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Approximate dynamic programming application to inventory management




Katanyukul, Tatpong, author

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This study has developed a new method and investigated the performance of current Approximate Dynamic Programming (ADP) approaches in the context of common inventory circumstances that have not been adequately studied in the literature. The new method uses a technique similar to eligibility trace [113] to improve performance of the residual gradient method [7]. The ADP approach uses approximation techniques, including learning and simulation schemes, to provide the flexible and adaptive control needed for practical inventory management. However, though ADP has received extensive attention in inventory management research lately, there are still many issues left uninvestigated. Some of the issues include (1) an application of ADP with a scalable, linear operating capable, and universal approximation function, i.e., Radial Basis Function (RBF); (2) performance of bootstrapping and convergence-guaranteed learning schemes, i.e., Eligibility Trace and Residual Gradient, respectively; (3) an effect of latent state variables, introduced by recently found GARCH(1,1), to a model-free property of learning-based ADPs; and (4) a performance comparison between two main ADP families, learning-based and simulation-based ADPs. The purpose of this study is to determine appropriate ADP components and corresponding settings for practical inventory problems by examining these issues. A series of simulation-based experiments are employed to study each of the ADP issues. Due to its simplicity in implementation and popularity as a benchmark in ADP research, the Look-Ahead method is used as a benchmark in this study. Conclusions are drawn mainly based on the significance test with aggregate costs as performance measurement. The performance of each ADP method was tested to be comparable to Look-Ahead for inventory problems with low variance demand and shown to have significantly better performance than performance of Look-Ahead, at 0.05 significance level, for an inventory problem with high variance demand. The analysis of experimental results shows that (1) RBF, with evenly distributed centers and half midpoint effect scales, is an effective approximate cost-to-go method; (2) Sarsa, a widely used algorithm based on one-step temporal difference learning. (TD0), is the most efficient learning scheme compared to its eligibility trace enhancement, Sarsa(λ),or to the Residual Gradient method; (3) the new method, Direct Credit Back, works significantly better than the benchmark Look-Ahead, but it does not show significant improvement over Residual Gradient in either zero or one-period leadtime problem; (4) a model-free property of learning-based ADPs is affirmed under the presence of GARCH(1,1) latent state variables; and (5) performance of a simulation-based ADP, i.e., Rollout and Hindsight Optimization, is superior to performance of a learning-based ADP. In addition, links between ADP setting, i.e., Sarsa(λ)'s Eligibility Trace factor and Rollout's number of simulations and horizon, and conservative behavior, Le., maintaining higher inventory level, have been found. Our conclusions show agreement with theoretical and early speculations on ADP applicability, RBF and TD0 effectiveness, learning-based ADP's model-free property, and that there is an advantage of simulation-based ADP. On the other hand, our findings contradict any significance of GARCH(1,1) awareness, identified by Zhang [130], at least when a learning-based ADP is used. The work presented here has profound implications for future studies of adaptive control for practical inventory management and may one day help solve the problem associated with stochastic supply chain management.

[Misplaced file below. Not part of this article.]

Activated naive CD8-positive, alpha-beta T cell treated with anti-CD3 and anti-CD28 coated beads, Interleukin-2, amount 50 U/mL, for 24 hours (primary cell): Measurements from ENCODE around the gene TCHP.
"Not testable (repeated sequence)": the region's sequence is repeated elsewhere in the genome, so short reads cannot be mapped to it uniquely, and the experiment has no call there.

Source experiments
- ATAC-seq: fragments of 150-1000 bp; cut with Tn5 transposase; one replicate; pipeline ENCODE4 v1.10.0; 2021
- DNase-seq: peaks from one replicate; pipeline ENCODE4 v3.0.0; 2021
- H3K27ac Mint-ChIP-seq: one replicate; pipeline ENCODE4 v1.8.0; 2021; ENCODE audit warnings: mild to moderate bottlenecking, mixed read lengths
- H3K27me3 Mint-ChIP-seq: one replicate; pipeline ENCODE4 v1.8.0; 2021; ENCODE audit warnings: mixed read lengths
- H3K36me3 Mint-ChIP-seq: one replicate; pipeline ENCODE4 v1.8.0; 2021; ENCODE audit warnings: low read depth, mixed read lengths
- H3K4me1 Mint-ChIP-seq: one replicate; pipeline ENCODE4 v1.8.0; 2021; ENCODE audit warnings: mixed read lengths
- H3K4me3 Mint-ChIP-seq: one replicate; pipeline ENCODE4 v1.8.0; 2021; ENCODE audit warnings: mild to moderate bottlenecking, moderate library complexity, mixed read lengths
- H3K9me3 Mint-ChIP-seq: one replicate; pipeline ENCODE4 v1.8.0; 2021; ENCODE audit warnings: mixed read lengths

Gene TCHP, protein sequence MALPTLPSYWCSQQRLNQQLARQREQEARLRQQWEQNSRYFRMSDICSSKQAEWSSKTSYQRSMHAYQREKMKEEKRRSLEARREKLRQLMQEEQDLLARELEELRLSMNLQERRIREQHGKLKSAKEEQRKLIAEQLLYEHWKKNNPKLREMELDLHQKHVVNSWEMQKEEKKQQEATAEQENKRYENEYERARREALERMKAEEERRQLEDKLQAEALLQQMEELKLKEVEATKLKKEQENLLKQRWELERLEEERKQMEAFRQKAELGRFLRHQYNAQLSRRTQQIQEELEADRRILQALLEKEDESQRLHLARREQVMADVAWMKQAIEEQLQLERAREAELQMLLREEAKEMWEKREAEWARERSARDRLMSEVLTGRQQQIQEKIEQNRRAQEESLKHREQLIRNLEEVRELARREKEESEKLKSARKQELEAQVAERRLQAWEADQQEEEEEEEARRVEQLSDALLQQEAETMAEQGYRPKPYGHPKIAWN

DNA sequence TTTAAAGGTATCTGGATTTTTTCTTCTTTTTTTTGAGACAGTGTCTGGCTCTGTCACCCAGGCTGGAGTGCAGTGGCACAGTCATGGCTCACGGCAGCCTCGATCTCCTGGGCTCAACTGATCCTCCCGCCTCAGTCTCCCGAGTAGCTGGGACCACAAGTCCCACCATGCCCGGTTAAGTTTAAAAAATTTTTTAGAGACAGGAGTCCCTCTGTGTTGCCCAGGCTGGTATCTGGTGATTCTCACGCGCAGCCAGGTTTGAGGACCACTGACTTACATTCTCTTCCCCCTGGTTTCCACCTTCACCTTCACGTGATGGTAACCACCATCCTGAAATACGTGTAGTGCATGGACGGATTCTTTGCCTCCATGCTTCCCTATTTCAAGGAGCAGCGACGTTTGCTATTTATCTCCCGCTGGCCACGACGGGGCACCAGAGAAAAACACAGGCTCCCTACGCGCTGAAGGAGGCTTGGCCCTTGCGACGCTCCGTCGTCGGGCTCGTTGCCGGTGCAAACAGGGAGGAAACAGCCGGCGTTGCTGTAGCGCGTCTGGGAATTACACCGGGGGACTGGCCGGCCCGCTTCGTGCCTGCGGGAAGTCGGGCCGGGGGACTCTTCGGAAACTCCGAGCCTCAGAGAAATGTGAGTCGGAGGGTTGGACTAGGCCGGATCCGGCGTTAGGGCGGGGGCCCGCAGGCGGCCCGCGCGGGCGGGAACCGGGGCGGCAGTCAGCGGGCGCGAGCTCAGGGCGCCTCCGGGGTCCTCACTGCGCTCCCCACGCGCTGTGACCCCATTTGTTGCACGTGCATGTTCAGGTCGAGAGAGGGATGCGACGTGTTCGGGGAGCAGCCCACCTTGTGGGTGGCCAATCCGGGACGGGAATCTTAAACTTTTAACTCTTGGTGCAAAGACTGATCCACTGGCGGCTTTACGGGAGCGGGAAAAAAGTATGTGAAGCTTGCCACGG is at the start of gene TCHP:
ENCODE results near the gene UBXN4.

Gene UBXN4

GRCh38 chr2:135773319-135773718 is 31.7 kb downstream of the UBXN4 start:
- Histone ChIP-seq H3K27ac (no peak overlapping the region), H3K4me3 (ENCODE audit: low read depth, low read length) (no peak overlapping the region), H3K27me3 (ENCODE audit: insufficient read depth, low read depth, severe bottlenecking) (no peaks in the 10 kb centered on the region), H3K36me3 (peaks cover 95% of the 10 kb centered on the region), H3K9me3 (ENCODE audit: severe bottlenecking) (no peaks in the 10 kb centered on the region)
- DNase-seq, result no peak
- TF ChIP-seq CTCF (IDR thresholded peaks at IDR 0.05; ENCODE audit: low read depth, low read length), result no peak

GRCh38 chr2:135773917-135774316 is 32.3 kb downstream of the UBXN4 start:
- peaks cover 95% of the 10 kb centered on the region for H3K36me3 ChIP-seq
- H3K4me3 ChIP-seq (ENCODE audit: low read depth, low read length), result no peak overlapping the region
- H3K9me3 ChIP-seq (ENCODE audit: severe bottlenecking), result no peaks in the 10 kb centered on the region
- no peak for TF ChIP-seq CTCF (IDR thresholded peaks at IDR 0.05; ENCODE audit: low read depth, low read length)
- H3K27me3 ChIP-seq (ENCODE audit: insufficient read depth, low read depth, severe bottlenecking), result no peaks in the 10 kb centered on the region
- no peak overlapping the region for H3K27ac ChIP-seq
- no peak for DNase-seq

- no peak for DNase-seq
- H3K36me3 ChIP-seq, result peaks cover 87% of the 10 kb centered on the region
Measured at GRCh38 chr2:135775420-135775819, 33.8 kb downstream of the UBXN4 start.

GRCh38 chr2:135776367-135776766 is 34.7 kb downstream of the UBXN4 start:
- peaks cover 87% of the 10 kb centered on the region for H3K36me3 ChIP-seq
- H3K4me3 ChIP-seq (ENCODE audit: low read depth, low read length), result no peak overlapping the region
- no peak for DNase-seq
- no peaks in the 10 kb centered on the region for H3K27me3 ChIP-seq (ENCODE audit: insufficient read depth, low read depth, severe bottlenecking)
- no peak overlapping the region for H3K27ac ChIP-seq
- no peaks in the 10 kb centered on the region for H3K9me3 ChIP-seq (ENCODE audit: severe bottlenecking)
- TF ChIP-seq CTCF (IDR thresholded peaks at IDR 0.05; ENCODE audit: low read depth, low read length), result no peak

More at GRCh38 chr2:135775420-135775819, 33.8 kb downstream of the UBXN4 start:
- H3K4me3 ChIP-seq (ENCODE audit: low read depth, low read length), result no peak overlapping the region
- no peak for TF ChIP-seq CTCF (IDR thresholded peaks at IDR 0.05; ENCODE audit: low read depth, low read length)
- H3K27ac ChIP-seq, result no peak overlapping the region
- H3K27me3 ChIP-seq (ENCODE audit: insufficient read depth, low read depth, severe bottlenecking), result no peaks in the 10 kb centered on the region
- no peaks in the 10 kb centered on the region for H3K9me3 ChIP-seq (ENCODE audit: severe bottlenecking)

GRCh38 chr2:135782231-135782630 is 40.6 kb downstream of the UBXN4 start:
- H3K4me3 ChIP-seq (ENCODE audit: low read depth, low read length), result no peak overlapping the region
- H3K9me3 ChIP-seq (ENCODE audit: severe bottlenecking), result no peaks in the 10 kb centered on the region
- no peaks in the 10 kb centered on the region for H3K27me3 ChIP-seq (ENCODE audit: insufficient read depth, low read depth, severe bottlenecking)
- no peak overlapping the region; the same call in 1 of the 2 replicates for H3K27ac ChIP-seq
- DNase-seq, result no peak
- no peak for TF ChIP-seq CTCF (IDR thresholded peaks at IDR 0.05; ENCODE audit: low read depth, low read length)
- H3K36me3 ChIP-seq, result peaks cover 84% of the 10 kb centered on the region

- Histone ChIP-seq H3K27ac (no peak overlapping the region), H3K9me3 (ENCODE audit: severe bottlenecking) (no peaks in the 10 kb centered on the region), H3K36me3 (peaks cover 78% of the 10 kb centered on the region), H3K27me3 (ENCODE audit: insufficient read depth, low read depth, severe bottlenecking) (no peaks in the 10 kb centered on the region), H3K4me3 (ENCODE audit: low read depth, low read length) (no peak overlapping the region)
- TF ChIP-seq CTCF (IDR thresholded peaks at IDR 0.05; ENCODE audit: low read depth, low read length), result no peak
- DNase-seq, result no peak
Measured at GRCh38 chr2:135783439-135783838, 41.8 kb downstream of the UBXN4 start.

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dynamic programming
data processing
inventory control


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